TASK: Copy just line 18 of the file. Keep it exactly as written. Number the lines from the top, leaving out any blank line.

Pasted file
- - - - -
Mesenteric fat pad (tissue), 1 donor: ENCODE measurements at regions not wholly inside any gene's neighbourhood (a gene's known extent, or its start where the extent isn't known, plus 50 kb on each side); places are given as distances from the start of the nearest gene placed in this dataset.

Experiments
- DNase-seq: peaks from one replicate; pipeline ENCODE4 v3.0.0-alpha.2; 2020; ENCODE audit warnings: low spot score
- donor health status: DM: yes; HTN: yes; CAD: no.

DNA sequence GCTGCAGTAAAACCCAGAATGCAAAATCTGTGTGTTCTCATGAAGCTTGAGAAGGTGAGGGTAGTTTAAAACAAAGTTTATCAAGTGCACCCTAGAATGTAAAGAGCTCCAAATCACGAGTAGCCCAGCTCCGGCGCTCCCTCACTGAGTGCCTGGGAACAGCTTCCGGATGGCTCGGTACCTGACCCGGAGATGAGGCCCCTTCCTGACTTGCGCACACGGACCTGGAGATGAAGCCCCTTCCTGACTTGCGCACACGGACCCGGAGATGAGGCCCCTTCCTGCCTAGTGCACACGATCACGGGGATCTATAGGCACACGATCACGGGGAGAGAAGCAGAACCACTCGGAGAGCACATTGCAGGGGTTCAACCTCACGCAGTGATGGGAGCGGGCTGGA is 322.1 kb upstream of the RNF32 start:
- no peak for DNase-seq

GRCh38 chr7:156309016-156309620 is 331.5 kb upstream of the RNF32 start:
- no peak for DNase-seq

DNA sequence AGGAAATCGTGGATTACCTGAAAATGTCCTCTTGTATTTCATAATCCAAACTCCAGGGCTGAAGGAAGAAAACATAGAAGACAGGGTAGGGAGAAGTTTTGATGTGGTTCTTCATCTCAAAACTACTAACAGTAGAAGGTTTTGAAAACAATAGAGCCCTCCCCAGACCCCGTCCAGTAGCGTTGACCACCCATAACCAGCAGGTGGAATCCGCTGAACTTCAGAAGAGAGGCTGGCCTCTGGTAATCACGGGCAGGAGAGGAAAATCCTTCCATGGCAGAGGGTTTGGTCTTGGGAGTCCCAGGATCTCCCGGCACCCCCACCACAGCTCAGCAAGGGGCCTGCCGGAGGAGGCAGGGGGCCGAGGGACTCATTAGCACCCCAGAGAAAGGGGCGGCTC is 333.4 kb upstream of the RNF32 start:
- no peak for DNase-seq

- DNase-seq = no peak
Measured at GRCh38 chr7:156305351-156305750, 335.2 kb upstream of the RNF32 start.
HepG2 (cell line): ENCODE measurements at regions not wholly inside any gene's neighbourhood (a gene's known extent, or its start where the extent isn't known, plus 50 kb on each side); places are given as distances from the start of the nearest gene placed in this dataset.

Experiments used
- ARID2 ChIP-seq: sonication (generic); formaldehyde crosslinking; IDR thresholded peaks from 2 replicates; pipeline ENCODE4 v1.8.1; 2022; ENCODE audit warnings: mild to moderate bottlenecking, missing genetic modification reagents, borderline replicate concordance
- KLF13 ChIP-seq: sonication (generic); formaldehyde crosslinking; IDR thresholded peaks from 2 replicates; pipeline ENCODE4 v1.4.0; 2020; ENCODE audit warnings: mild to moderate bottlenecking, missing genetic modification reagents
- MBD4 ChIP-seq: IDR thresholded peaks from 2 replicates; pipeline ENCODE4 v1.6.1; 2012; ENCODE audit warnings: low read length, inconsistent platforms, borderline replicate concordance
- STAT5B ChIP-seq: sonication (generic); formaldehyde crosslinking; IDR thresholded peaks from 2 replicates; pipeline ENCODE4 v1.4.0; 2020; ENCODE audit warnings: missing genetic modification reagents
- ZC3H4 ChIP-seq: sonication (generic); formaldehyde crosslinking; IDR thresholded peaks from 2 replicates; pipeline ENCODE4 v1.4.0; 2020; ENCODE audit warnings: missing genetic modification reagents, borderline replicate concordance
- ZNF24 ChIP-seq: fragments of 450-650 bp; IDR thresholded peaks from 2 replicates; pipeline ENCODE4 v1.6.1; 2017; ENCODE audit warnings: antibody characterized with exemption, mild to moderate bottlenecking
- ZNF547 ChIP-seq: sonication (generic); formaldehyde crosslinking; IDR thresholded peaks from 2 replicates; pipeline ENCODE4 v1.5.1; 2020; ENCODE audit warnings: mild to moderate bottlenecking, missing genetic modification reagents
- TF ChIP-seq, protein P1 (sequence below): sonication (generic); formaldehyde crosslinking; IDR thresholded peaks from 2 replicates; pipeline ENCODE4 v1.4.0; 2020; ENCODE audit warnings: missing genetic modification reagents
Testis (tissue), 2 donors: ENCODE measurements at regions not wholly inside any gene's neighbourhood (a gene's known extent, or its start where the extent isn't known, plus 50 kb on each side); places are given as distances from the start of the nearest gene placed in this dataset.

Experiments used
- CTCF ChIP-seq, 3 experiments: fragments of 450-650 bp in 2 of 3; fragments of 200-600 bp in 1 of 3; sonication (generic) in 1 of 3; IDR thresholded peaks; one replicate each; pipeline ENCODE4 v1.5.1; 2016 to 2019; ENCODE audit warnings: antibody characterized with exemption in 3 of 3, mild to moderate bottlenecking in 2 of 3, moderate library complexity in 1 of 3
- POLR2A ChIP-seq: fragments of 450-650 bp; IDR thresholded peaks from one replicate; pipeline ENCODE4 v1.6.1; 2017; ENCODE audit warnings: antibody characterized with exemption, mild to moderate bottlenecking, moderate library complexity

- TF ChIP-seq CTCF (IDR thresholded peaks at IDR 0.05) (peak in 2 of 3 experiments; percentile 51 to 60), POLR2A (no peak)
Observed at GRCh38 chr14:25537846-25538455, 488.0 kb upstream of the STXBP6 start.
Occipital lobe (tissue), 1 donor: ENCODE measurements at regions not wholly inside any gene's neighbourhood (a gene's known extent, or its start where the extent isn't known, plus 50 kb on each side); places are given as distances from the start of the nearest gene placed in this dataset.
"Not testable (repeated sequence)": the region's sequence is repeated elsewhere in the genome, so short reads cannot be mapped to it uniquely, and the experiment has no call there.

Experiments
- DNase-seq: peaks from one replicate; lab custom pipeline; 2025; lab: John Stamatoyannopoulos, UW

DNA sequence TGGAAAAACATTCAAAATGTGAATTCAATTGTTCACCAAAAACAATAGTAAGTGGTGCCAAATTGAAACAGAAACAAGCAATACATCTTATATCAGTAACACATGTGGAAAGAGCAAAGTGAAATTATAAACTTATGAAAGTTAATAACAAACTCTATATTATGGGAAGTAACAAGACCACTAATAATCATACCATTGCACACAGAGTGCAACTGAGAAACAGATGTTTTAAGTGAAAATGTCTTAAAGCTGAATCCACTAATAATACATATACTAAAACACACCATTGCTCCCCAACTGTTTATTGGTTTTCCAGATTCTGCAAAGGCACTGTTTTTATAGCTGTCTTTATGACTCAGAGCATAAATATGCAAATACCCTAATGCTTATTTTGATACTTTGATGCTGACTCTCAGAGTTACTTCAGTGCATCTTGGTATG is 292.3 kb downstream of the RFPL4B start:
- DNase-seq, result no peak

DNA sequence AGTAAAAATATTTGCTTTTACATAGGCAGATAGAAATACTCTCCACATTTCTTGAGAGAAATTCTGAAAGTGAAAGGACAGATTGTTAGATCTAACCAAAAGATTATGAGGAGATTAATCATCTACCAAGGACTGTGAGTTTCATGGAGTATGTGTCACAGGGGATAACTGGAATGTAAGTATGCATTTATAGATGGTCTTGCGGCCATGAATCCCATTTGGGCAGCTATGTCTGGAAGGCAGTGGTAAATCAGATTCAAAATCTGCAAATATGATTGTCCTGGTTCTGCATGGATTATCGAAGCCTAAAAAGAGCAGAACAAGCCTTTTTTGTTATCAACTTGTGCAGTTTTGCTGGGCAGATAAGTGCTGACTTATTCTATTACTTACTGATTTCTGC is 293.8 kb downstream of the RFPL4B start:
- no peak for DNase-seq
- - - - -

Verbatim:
- STAT5B ChIP-seq: sonication (generic); formaldehyde crosslinking; IDR thresholded peaks from 2 replicates; pipeline ENCODE4 v1.4.0; 2020; ENCODE audit warnings: missing genetic modification reagents